The Kiss Off

After years of  benign advertising, following years of controversial ads by Oliverio Toscani and Tibor Kalman,  the United Colors of Benetton released its latest shocker, the “Unhate” campaign. Herein are shown unlikely pairs of world leaders locking lips in the spirit of love. However, one of the ads with Pope Benedict XVI kissing Sheik Ahmed al-Tayeb was immediately withdrawn. This wasn’t the first time the Church was pissed after being kissed by Benetton (see here).

“The Vatican quickly condemned the use of the Pope’s visage in the ad, calling it ‘a serious lack of respect for the pope, an affront to the feelings of the faithful and an evident demonstration of how, in the field of advertising, the most elemental rules of respect for others can be broken in order to attract attention by provocation,” according to The Guardian. The Holy See announced it would attempt legal action and The Benetton company apologized for offending the faithful and promised to withdraw the image. The ads were conceived as a way to promote “unhate,” making a statement of brotherhood with a kiss.

The campaign is not the first time kissing is in the center of controversy. You may recall Art Spiegelman’s New Yorker cover (above), which offended the Hasidic community. Sometimes a kiss is just a kiss . . .

Unhate United Colors of Benetton PopeUnhate United Colors of Benetton ObamaUnhate United Colors of BenettonUnhate United Colors of BenettonUnhate United Colors of BenettonUnhate United Colors of Benetton

9 thoughts on “The Kiss Off

  1. Pingback: Design Work Life » Monday Quick Links: 11.28.11

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  3. Merrilyn Tarlton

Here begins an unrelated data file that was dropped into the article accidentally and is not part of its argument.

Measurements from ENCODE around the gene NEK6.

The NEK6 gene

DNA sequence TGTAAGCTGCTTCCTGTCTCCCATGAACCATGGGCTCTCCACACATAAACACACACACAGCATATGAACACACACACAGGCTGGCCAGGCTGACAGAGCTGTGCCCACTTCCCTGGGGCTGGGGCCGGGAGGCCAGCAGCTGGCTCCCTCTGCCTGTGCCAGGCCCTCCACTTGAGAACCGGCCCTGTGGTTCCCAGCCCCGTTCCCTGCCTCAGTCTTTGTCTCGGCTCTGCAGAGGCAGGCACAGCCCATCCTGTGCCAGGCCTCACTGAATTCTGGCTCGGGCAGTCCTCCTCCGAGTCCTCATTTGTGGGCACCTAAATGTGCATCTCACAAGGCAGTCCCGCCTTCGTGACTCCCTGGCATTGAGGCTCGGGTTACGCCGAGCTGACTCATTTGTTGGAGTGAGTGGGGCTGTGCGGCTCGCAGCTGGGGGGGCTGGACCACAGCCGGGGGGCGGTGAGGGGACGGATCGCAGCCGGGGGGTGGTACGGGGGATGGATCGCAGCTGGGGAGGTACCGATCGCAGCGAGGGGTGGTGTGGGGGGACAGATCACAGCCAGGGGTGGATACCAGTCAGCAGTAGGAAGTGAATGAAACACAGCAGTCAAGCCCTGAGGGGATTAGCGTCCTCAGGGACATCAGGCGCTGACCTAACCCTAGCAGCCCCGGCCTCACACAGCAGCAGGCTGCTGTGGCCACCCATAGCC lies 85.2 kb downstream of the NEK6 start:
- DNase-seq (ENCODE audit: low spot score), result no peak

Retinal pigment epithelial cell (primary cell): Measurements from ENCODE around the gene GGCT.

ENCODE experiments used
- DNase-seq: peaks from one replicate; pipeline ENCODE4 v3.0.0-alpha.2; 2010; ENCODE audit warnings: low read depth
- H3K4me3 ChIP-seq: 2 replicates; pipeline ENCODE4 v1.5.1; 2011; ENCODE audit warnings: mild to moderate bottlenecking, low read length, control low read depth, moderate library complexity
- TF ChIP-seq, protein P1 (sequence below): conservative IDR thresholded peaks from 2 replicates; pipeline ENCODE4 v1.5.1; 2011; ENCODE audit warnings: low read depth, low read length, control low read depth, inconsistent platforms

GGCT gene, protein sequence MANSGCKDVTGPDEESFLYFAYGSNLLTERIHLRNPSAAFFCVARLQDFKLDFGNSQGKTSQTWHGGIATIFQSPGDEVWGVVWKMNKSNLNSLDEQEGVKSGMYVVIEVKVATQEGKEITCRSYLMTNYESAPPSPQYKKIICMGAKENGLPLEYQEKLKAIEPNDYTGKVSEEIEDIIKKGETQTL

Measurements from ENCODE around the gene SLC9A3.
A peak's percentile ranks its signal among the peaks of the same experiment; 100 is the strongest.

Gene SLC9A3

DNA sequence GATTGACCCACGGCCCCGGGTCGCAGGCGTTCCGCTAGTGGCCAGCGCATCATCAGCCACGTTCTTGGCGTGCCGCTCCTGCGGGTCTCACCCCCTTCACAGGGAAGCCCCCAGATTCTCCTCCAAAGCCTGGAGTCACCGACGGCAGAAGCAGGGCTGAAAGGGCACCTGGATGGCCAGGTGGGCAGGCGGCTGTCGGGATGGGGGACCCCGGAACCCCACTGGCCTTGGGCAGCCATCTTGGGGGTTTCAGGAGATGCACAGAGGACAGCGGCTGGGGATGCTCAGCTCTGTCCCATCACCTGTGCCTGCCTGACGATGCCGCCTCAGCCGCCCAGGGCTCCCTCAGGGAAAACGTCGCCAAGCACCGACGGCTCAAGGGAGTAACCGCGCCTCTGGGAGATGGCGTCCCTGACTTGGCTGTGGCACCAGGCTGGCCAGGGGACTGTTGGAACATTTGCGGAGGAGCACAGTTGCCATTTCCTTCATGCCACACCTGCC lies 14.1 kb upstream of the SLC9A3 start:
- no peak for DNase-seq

It is an expression of so many things that are wrong when the head of a global religion is outraged by the idea that he would kiss someone in public. Is a kiss not also an expression of love…….not just sex? Cheers for this campaign. May it make those who are intransigent bend to consider new possibilities and those who won’t. . . . may it make them itch.

  4. chaz desimone

    Talk about powerfully provocative. It’s almost discomforting to see some of these people kissing each other, not from the “friendship viewpoint” but otherwise. However, I applaud the campaign because it has a very important message, and it does provoke, which is what good advertising should accomplish.
    BUT there is one absolute flaw, which I put on the same list as distorting a typestyle to make it fit: Obama’s image is merely flopped from one photo to the next. I never allow an image to show the “wrong side.” Find another image, or go shoot it. And the photos you see where the wristwatch numbers are backwards? That’s just plain sloppy.

  5. nuno jacinto

    When institutions that (supposedly) promot love, show such disgust on this sort of work never taking the time do mention ou understanding the message, all is say and done. Sadly UNHATE is not possible.That said, I find very interesting that almost every time the Catholic Church sneezes, people back down and campaigns are recalled, in this case just an image. But when Islamic authorities (I don’t know the correct term) protest they usually are accused of being intolerant, and then there’s a great debate on “Freedom of speech” and “Freedom of religion”.Well …

  6. Laura Marr

    Editorial cartoonists have been doing this for a hundreds of years. Same idea here, just achieved via cheap Photoshop thrills. I have no problem with poking a little fun at political figures. But I dislike the corresponding video ad message that sex is the opposite of hate. 

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